BAME Communities: Stop and Search — [Albert Owen in the Chair]

Part of the debate – in Westminster Hall at 10:20 am on 23rd May 2018.

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Photo of Martyn Day Martyn Day Scottish National Party, Linlithgow and East Falkirk 10:20 am, 23rd May 2018

It is a pleasure to serve under your chairmanship, Mr Owen. I am grateful to Naz Shah for securing time for this important and, as it turned out, lively debate. She highlighted the risk of inappropriate stop-and-search undermining confidence in the police. That is a real concern. The key is that use of stop-and-search has to be appropriate. We heard the counter-arguments made by Philip Davies, who argued that there was an underuse of stop-and-search, but as I have said, the key for me is appropriate use of it.

Dr Huq placed the debate in its historical context and gave a very balanced view of the current situation. I am obviously a Scottish Member; in Scotland, criminal justice and policing are devolved, and the Scottish National party is taking action to ensure that there are no inappropriate stop-and-searches, but there is still work to be done.

For every debate that I take part in, I like to consider my own constituency cases, but having had a quick look, I have to say that we have had none on this issue, although in fairness, policing is devolved, and if people had a complaint, they would be more likely to go to my Scottish Parliament counterpart. I have also checked with local organisations, and they have had no recent cases. The only anecdote that I can give from my own knowledge is a personal one. It is from my partner, Nidhin. She was stopped and searched when she lived in London, and it had a traumatic effect on her, giving her anxiety and stress-related issues that continue to this day. I am pleased to say that she is largely over that now, but I have seen at first hand how stop-and-search can be counterproductive if used inappropriately.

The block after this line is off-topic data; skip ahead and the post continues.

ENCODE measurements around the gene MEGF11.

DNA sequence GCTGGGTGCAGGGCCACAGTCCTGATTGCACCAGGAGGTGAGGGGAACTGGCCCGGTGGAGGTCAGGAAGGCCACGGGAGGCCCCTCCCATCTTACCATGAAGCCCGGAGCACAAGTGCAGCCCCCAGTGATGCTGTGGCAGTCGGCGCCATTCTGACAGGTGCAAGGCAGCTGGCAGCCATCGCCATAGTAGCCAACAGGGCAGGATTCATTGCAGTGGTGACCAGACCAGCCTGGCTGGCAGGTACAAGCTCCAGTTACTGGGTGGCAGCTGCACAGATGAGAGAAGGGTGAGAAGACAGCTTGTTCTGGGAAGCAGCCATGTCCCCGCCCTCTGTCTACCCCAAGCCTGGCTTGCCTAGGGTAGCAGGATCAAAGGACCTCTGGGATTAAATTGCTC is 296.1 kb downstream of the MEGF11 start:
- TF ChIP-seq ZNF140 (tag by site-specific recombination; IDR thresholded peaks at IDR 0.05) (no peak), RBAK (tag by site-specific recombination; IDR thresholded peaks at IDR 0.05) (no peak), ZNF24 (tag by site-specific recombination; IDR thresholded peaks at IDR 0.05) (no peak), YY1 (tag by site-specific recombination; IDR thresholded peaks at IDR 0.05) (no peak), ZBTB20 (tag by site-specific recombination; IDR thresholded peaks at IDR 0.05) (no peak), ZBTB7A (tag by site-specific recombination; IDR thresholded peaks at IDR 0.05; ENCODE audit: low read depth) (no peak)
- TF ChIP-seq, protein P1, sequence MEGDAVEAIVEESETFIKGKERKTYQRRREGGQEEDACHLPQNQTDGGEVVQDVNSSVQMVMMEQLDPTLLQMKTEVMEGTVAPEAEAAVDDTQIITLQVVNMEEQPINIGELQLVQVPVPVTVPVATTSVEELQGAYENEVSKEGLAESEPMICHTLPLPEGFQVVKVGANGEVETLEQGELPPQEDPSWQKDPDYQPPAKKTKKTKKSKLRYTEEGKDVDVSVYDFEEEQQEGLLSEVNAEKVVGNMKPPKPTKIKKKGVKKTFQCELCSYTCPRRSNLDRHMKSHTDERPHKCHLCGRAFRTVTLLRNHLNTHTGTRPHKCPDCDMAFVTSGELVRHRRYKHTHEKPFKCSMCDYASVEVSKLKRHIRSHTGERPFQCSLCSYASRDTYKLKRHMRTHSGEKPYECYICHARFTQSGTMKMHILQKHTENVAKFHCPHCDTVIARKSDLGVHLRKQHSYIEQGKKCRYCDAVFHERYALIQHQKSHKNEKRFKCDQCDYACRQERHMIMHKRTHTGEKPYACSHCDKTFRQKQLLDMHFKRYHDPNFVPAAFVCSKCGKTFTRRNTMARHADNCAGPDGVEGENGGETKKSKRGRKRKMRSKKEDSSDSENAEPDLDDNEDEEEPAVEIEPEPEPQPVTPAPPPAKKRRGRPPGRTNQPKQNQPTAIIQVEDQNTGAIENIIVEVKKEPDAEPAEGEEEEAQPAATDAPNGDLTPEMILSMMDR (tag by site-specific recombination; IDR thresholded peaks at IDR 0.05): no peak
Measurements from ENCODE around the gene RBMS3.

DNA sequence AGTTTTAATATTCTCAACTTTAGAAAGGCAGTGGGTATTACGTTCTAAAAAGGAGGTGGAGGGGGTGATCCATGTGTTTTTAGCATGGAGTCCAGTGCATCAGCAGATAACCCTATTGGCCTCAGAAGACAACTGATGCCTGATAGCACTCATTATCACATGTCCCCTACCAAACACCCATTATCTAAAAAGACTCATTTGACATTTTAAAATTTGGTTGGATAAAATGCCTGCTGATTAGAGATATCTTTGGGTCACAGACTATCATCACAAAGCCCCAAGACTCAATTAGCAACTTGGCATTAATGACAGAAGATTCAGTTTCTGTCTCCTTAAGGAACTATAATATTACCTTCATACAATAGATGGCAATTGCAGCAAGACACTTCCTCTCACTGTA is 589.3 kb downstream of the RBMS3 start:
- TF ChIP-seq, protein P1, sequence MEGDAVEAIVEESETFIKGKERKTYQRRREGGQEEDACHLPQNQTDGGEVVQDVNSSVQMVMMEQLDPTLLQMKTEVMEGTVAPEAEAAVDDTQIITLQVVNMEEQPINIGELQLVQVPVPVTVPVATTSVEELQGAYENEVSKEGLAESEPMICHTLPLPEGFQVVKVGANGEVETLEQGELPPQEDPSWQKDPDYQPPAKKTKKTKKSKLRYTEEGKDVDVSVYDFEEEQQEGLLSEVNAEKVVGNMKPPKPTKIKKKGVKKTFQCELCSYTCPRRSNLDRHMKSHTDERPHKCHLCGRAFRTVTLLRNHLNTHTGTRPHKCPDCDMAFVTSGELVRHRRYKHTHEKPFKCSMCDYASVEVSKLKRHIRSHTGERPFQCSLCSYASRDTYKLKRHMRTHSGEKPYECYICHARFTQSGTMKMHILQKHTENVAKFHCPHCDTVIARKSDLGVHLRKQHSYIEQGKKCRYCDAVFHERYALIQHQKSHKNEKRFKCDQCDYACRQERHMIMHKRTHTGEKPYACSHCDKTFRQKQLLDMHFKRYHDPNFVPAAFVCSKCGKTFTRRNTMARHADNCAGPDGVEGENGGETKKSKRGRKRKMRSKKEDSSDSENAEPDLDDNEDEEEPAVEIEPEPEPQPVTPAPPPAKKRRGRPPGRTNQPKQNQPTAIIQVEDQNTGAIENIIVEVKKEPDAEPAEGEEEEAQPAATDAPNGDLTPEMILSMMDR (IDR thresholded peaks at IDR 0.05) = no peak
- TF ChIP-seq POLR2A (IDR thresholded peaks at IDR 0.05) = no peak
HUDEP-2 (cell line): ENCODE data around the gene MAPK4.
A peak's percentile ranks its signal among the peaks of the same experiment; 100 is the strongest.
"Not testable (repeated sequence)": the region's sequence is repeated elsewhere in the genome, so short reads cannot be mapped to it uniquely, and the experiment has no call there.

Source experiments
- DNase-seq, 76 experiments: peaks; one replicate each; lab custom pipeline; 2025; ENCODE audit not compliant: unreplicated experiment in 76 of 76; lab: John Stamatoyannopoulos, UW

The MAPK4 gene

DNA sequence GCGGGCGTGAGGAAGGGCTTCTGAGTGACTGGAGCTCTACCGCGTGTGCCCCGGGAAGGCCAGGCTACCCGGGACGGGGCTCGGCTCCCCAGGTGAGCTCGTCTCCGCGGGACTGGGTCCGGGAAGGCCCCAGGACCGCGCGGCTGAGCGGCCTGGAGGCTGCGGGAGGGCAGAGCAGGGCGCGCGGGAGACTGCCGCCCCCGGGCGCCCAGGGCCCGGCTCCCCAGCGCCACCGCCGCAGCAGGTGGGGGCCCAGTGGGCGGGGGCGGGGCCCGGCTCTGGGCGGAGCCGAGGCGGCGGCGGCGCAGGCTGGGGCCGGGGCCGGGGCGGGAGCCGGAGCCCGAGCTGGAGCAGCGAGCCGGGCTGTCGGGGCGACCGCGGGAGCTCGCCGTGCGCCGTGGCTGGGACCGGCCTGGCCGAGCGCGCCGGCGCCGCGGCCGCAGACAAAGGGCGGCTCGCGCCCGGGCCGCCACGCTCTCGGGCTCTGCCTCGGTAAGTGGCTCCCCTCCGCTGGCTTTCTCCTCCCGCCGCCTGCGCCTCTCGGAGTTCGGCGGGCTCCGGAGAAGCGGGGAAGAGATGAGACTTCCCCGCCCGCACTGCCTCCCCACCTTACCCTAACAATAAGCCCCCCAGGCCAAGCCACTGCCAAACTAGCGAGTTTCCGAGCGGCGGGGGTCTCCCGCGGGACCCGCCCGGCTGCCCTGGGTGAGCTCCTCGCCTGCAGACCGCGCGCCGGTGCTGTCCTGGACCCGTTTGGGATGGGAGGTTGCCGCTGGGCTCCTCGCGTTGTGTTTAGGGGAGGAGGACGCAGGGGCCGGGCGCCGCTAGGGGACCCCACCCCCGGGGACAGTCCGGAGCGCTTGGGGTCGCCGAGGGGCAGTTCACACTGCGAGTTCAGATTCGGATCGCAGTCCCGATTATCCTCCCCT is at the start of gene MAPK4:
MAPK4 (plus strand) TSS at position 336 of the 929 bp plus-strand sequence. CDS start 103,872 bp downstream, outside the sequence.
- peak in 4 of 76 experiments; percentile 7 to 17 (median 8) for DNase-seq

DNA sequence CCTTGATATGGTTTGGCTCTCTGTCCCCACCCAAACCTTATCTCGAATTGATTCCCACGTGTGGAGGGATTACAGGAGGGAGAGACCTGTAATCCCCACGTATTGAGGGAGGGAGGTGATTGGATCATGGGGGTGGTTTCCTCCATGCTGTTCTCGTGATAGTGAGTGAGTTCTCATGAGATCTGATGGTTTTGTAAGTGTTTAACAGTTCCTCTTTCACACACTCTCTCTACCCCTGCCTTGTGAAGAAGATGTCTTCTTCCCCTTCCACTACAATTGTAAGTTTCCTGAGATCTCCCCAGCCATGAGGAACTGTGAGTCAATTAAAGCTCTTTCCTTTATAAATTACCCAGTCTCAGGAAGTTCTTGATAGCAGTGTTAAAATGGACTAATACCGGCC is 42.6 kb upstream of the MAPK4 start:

Scotland has a much smaller BAME population. According to the 2011 census, the size of the minority ethnic population was just over 200,000, or 4% of the Scottish population. That represents a doubling since 2001.

The Scottish Government introduced a new code for use of stop-and-search powers. It came into effect a year ago and, among other things, it requires the police to monitor trends in who is being stopped by them. Since 11 May 2017, police are able to stop and search people only with reasonable grounds. That has ended the so-called consensual searches, whereby people were searched with consent but without legal basis. The new code is about finding the balance and maintaining the trust between the police and the public.

The Cabinet Secretary for Justice, Michael Matheson, said:

“The ability of police to stop and search individuals can be an intrusion into liberty and privacy, but remains a valuable tool in combating crime.”

He went on to say that he had spent time with officers on the streets and was convinced that such searches would be carried out with “fairness, integrity and respect”. It is vital that that is how stop-and-search is handled.

Under the code, Police Scotland must carefully monitor the use of stop-and-search in relation to specific sections of the community, including different ethnic groups. That will enable Police Scotland to identify any concerning trends or seemingly disproportionate use of the powers, and to take action if necessary. There has been an improvement: an increase in the number of minority ethnic entrants to the police workforce. Police Scotland’s positive action team have implemented the Introduction to Policing programme, known as ITPP, which supports potential minority ethnic candidates through a training and mentoring programme. The first course had 54 participants and the second 58, with the direct result that more than 10% of the recruits who joined Police Scotland in September 2017 were from a minority ethnic background. That stands us in good stead, given that people from such a background make up 4% of the population.

When stop-and-search is used in a way that is perceived to be unfair or ineffective, it has a lasting detrimental impact on people’s trust in the police—particularly when it is used against the young—and their willingness to co-operate with them. Consequently, the police’s ability to carry out investigations and reduce crime is undermined, so it is in everyone’s interests to get this right. Stop-and-search can be a valuable tool in combating crime, but it is important that we get the balance right between protecting the public and the rights of individuals and, critically, maintaining the trust between the police and the public.